Monthly Archives: July 2017

The Fall

The water thundered over the side of the cliff, tumbling down below. The mist roiled skyward. But such was the ways of waterfalls. A peaceful yet violent force of nature.

She stood atop the falls, surveying the land below. It had taken her three hours to climb to the precipice, and it had been worth every second. The serene atmosphere gave her plenty of time to reflect. And nothing in her mind had changed.

Recently, it had occurred to her what life really meant. How futile human existence was. Their purpose was to make the world a better place. And how miserable they failed. That’s why their lives were less than a hundred years. Why would they live longer lives? They were only selfish beings who honestly deserved less.

It was why she climbed to the falls. Her life had been nothing but a selfish disaster. A selfish disappointment. She would make the world a better place by returning her body to fertilize the earth. It had been something that filled her with fear, but no more. It was something she came to terms with. Something she wanted.

Her eyes closed as the waterfall breeze mingled the spray with hair. It was time. Holding out her arms, she leaned forward. Felt the rush of the wind against her face. Tingling every nerve.

Ten.

She had no regrets.

Nine.

No fear.

Eight.

No more reason to live.

Seven.

This was her wish.

Six.

Her peace.

Five.

Her freedom.

Four.

She smiled.

Three.

No one would ever see her again.

Two.

Her body hit the water.

One….

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Goodbye, Alice

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Alice woke to the pleasant humming sound of her alarm. Rubbing her eyes, she looked to her white robot plugged into its charging station on the other side of the room. “Thank you, R.B.B.T.”

The robot’s white, glowing eyes flickered to life as the sound ceased. Ethereal voice sounding. “Good morning, Alice.”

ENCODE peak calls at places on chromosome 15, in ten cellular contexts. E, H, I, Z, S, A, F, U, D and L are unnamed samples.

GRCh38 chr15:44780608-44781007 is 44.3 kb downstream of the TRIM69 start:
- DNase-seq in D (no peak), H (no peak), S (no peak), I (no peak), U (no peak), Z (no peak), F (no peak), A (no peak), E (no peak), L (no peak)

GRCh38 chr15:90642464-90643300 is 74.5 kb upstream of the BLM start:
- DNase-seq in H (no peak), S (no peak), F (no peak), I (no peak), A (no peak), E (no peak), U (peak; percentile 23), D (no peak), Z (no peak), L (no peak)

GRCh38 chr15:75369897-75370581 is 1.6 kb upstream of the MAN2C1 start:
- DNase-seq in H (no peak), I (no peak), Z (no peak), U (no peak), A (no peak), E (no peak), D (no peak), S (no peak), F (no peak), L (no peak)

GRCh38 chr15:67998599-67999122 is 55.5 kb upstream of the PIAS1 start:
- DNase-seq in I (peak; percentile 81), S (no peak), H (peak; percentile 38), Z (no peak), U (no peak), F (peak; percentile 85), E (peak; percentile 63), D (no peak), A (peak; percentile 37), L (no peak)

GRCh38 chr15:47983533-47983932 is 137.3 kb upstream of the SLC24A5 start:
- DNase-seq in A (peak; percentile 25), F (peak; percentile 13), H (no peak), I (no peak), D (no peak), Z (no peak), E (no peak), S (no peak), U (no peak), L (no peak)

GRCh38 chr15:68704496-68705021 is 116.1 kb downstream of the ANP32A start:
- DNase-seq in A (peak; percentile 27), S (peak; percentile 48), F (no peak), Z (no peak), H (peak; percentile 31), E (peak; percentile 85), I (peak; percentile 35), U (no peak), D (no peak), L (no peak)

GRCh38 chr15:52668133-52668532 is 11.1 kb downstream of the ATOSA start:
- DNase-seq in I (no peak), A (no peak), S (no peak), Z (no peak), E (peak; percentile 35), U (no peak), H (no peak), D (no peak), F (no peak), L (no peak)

She watched it rise with the grace and fluidity clearly not based off human movement. The exotic android was sleek, built for speed. As per the alien race that inspired its design. Why it was her household robot, she wasn’t sure. But she had it ever since she could remember.

“Morning request, ma’am?”

“The usual.” She performed her morning ritual of stretches as the tint of her windows changed from black to almost clear, letting in the simulated sun. Then she moved to her bathroom. The door slid open in response.

R.B.B.T. entered the bedroom. “Breakfast is ready.”

Alice braided her light hair in a ponytail. Paused. Studied the mirror. Tilting her head, she ran her fingers down her neck. Her brows furrowed at the faint bump and discoloration that traversed around the middle of her neck. Something she never paid attention to before.

The android shifted. “Breakfast is ready, ma’am.”

She leaned closer to the mirror. “I know, but how did I get this? I don’t remember doing anything that could cause this. It’s like a scar.”

The robot’s eyes turned red as it sent a beacon to its true master.

There was a flash of light in the front room of the virtual house. The feminine voice of the home echoed. “General Cooper has arrived.”

Alice poked her head out of the bathroom, running to the front room. “Dad!” She threw her arms around him. Then frowned at his stern face. “What’s wrong?”

He sat her down. “R.B.B.T. has notified me you discovered the scar around your neck.”

One of her brows lifted. “Yes? What is this all about?”

Sighing, he sat across from her. Put a hand on her knee. “Do you remember you’re an agent for me and the government?”

“Yes…I just went on a mission not too long ago…”

“Well, last rotation, you were assigned to a highly sensitive mission. One I didn’t even know all the details for. Our greatest enemy traveled back in time to rewrite the future to her design. You were sent after her, you being our top agent. With its impressive shifting abilities, R.B.B.T. was sent along with you.”